New oil and gas projects are incompatible with a future in which the world stays on track with its climate targets. Needless to say, that has enormous implications for the oil and gas industry.
A new report quantifies what that would mean for individual companies. While the impact varies, the oil majors would all see dramatic reductions in their production in the coming years as existing output erodes. However, as of now, those companies largely have no plans to keep growth in check, which means they are betting against climate success.
“Adapt to Survive”
Global climate targets strive to keep warming below 1.5 degrees Celsius (or “well below 2 degrees” as framed in the Paris Climate agreement). A slew of studies has detailed the degree to which future oil and gas production growth is incompatible with that trajectory.
For several years, the United Nations Production Gap report has tried to quantify this, concluding that global fossil fuel production needs to wind down at a rate of around 6 percent per year between 2020 and 2030 to keep the 1.5-degree target on track.
The International Energy Agency published its “net-zero” by 2050 report earlier this year, where it emphatically stated that no new oil and gas projects are needed, and the agency called for a phaseout.
A more recent study finds that the vast majority of existing fossil fuel reserves need to be left in the ground – 90 percent of coal reserves, and 60 percent of oil and gas reserves. Those conclusions obviously depend on the starting assumptions for what counts as reserves, but overall, the takeaway is pretty clear.
All of those studies look at the same problem in slightly different ways. But yet another recent report fine tunes this concept at the company level.
Carbon Tracker published a lengthy report entitled “Adapt to Survive,” detailing the risks that individual oil companies face. Either they phase out their production to keep the world on track, or they continue to grow production, risking both global climate targets and increasing their own stranded asset risk.
“For virtually all of the world’s 40 largest listed companies, no further project sanctions results in rapidly declining production; for half of these companies, output from sanctioned assets falls at least 50% by the 2030s compared to today’s levels,” the report stated.
Under a least-cost concept in which the cheapest forms of oil and gas production survive longer as the world transitions away from fossil fuels, and high-cost output steadily goes offline, Saudi Aramco is a clear winner. In fact, Aramco’s production survives into the 2030s mostly unscathed, and the company could even grow its output, according to Carbon Tracker.
But others are not so lucky. U.S. shale companies see over 80 percent of their production go offline. Devon Energy, Marathon Oil, Diamondback Energy, Continental Resources, and Pioneer Natural Resources are hardest hit. Deepwater “specialists,” such as Petrobras also lose out, as do oil sands companies Suncor Energy and Imperial Oil.
The oil majors are not spared. In a scenario in which no new oil and gas projects go forward – again, a scenario aligned with the science –ConocoPhillips stands out as the integrated oil major with most of its production at risk. Roughly 69 percent of Conoco’s output would decline. That is followed by Chevron (52 percent of production would decline), Eni (49 percent), Shell (44 percent), BP (33 percent) ExxonMobil (33 percent) and TotalEnergies (30 percent).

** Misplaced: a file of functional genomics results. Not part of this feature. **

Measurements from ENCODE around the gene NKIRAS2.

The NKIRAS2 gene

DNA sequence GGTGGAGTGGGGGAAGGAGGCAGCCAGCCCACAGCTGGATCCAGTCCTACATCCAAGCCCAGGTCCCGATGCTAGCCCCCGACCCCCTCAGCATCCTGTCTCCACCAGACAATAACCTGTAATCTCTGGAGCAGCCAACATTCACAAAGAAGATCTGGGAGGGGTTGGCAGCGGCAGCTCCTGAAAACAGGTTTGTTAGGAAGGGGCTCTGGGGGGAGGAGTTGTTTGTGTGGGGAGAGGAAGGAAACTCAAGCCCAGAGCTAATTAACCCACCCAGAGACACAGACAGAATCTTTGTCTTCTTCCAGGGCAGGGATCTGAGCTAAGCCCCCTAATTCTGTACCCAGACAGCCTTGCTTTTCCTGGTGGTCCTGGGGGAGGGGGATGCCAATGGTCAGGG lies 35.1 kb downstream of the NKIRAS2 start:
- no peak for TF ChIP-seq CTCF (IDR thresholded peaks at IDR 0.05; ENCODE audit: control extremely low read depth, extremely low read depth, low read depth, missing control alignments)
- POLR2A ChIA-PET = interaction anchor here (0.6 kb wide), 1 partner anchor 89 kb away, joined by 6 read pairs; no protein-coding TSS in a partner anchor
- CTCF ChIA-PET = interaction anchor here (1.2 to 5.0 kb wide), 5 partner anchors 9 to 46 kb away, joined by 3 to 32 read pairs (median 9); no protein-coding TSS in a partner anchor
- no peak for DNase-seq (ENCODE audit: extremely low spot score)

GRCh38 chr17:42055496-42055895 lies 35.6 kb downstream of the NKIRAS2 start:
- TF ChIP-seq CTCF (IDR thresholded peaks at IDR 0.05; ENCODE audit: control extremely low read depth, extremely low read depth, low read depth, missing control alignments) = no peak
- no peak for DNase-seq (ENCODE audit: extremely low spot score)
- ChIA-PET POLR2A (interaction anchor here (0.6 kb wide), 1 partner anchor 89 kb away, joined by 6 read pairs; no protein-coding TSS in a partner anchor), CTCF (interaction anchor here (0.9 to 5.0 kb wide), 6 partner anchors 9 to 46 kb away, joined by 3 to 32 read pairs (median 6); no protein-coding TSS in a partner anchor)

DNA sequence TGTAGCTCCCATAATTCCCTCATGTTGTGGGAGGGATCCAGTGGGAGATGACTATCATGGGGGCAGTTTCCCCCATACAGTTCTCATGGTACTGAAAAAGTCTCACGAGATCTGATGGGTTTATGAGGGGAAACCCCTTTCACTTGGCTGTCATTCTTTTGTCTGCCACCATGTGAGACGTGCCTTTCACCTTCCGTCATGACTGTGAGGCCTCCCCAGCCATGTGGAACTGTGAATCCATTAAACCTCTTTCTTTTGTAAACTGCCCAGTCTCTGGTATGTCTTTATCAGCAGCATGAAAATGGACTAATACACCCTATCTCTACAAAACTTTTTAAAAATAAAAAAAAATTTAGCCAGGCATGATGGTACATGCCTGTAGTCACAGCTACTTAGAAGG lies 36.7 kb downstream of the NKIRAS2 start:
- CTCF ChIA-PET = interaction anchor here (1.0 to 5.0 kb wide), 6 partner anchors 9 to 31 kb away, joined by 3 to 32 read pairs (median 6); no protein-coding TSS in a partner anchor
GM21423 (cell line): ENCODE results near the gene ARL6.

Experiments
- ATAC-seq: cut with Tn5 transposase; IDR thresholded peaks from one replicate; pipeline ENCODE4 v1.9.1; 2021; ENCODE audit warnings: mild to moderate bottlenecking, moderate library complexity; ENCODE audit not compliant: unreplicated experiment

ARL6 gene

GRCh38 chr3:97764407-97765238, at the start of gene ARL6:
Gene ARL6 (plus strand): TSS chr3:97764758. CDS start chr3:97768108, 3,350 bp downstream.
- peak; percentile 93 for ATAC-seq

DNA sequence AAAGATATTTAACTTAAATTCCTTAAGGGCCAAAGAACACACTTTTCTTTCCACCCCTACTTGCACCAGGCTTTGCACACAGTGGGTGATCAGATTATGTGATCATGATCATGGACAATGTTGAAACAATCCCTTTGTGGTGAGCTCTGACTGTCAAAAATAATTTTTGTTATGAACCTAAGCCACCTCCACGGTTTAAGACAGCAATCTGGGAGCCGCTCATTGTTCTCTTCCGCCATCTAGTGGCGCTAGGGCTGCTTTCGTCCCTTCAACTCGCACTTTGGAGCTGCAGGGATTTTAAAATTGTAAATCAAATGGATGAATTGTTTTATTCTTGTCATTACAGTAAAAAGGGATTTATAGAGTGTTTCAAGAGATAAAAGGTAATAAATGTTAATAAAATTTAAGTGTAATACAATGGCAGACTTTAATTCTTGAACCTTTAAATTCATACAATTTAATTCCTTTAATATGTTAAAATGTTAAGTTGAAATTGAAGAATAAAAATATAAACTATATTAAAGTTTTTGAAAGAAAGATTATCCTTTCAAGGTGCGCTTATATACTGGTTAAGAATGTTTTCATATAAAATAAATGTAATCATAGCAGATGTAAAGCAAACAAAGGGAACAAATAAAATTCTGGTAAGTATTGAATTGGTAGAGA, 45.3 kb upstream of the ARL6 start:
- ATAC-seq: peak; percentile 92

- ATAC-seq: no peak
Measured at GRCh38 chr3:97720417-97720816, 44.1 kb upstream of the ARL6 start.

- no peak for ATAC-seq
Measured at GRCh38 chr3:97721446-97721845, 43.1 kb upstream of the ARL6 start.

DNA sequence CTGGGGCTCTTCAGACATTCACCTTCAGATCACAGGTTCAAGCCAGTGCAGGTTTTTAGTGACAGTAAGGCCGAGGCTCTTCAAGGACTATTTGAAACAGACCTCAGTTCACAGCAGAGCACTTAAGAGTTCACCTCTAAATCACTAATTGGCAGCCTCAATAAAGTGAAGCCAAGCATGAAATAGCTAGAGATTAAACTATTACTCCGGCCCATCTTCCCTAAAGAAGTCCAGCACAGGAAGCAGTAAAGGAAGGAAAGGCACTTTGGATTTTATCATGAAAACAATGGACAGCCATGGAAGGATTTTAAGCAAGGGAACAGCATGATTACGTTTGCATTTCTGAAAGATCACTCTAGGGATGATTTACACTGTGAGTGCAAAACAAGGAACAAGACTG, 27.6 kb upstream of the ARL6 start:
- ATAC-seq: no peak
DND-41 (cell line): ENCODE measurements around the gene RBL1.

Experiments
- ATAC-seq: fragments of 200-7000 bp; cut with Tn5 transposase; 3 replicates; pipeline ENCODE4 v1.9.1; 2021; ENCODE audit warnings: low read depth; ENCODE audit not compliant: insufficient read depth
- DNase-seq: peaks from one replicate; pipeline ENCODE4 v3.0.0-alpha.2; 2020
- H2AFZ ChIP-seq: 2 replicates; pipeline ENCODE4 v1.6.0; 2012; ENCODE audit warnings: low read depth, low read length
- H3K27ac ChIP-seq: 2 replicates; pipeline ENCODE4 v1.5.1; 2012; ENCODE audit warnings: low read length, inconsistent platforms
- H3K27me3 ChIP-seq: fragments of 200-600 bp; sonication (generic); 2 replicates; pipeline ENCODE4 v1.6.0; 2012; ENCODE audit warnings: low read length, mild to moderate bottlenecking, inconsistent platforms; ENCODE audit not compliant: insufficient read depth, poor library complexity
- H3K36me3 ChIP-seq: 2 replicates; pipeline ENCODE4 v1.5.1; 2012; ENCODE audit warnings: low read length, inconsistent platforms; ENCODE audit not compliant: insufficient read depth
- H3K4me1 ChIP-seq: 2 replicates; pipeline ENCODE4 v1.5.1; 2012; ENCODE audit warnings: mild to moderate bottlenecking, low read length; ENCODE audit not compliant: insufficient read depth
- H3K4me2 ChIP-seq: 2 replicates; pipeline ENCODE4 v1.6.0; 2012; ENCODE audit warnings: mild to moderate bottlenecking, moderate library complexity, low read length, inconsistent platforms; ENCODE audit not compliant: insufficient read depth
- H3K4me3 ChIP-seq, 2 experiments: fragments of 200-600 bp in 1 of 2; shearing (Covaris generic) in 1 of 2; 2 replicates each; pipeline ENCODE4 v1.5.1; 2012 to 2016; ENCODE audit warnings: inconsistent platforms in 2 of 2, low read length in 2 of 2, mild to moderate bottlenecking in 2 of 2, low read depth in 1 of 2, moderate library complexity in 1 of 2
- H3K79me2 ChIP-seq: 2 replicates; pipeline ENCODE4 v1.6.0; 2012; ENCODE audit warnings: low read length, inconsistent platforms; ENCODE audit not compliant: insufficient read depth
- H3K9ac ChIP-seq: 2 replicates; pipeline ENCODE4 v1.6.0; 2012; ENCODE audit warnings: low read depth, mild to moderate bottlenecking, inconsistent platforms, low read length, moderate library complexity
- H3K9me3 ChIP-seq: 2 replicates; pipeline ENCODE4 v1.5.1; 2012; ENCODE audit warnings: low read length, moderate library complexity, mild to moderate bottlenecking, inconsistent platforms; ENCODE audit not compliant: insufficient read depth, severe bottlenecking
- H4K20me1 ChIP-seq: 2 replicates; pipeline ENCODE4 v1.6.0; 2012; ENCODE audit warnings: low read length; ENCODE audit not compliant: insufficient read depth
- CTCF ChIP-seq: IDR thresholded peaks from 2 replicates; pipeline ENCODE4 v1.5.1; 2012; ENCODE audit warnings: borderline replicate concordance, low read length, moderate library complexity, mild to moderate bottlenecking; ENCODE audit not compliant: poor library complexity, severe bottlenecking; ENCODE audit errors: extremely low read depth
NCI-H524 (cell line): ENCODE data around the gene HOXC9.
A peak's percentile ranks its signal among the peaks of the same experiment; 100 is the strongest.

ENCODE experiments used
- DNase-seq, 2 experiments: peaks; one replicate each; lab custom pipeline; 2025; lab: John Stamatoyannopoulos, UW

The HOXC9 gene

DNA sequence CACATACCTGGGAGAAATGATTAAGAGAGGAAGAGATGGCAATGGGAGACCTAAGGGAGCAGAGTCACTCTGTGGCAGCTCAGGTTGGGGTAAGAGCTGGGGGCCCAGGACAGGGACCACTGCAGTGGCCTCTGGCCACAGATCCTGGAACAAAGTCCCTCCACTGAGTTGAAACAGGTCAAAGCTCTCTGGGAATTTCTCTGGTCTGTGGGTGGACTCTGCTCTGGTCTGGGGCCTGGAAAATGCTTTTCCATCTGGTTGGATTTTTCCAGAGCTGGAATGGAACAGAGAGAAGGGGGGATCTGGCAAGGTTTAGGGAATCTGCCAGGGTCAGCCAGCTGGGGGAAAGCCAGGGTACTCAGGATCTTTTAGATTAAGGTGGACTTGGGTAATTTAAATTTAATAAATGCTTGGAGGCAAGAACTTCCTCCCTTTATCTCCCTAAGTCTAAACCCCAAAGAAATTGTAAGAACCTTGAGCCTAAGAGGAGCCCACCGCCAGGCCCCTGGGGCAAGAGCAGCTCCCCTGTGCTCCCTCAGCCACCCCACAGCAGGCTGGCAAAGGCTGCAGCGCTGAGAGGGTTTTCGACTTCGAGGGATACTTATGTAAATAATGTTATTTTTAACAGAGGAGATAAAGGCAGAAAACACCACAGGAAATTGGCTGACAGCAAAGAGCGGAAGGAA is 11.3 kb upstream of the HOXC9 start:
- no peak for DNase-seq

A majority of the companies analyzed would see at least half of their “business-as-usual investments on currently unsanctioned assets at risk of stranding” in a low-carbon scenario.
This is not just a commentary on the necessity to hit emissions reductions goals. Carbon Tracker says the oil companies’ “transition risk aligns with their climate ambitions,” a succinct way of describing the fact increasing exploration, capex, and production is not only unaligned with climate targets, but also a financial risk.
“There is a strong correlation between the quality of companies’ emissions goals – e.g. whether they cover scope 3 emissions and have interim targets – and their portfolio risk,” Carbon Tracker said. Scope 3 refers to the emissions from end users when they burn oil and gas, which is increasingly of pollution
That echoes the campaign by Engine No. 1 to displace board members at ExxonMobil, and the shareholder votes at Chevron to require some Scope 3 emissions targets earlier this year.
The problem is, of course, oil companies have no plans on winding down their operations. They are actively betting that the world blows past climate goals. Carbon Tracker finds that some companies are on track to greenlight projects that are even inconsistent in a 2.7-degree warming scenario, including Woodside’s Pluto LNG train 2 in Western Australia, for instance.
Projects unaligned even with those much higher temperatures scenarios face “more severe stranding risks.”
Even more glaringly, while some existing or planned projects lie outside of the climate window, the oil and gas industry continues exploration activities in an effort to score new discoveries. “This goes against any notion of the need for a managed wind-down of production and reduced exposure” to oil and gas that are at risk during the energy transition, Carbon Tracker said.
A growing number of oil and gas companies have pledged to seek net-zero emissions by mid-century and many more offer support for the Paris Climate agreement. But company actions fly in the face of those commitments. Carbon Tracker concluded: “If companies are serious about aligning with the Paris goals and reaching net zero globally by mid-century, they need to be prepared for a rapid wind-down of their traditional business segments.”